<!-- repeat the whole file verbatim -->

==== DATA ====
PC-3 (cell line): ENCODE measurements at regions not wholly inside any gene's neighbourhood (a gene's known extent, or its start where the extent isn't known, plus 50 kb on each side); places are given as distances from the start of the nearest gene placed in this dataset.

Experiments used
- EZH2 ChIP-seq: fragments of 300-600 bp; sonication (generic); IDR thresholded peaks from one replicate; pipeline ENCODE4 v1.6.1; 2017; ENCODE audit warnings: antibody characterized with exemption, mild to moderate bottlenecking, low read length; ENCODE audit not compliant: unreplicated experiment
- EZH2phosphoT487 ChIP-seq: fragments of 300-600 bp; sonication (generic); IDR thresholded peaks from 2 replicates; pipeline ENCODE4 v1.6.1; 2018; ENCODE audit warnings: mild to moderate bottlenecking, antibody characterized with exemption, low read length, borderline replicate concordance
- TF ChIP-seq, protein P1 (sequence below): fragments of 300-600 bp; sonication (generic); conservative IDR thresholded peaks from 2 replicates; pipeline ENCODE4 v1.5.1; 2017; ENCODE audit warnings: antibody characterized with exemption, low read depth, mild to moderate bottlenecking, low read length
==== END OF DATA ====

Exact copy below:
PC-3 (cell line): ENCODE measurements at regions not wholly inside any gene's neighbourhood (a gene's known extent, or its start where the extent isn't known, plus 50 kb on each side); places are given as distances from the start of the nearest gene placed in this dataset.

Experiments used
- EZH2 ChIP-seq: fragments of 300-600 bp; sonication (generic); IDR thresholded peaks from one replicate; pipeline ENCODE4 v1.6.1; 2017; ENCODE audit warnings: antibody characterized with exemption, mild to moderate bottlenecking, low read length; ENCODE audit not compliant: unreplicated experiment
- EZH2phosphoT487 ChIP-seq: fragments of 300-600 bp; sonication (generic); IDR thresholded peaks from 2 replicates; pipeline ENCODE4 v1.6.1; 2018; ENCODE audit warnings: mild to moderate bottlenecking, antibody characterized with exemption, low read length, borderline replicate concordance
- TF ChIP-seq, protein P1 (sequence below): fragments of 300-600 bp; sonication (generic); conservative IDR thresholded peaks from 2 replicates; pipeline ENCODE4 v1.5.1; 2017; ENCODE audit warnings: antibody characterized with exemption, low read depth, mild to moderate bottlenecking, low read length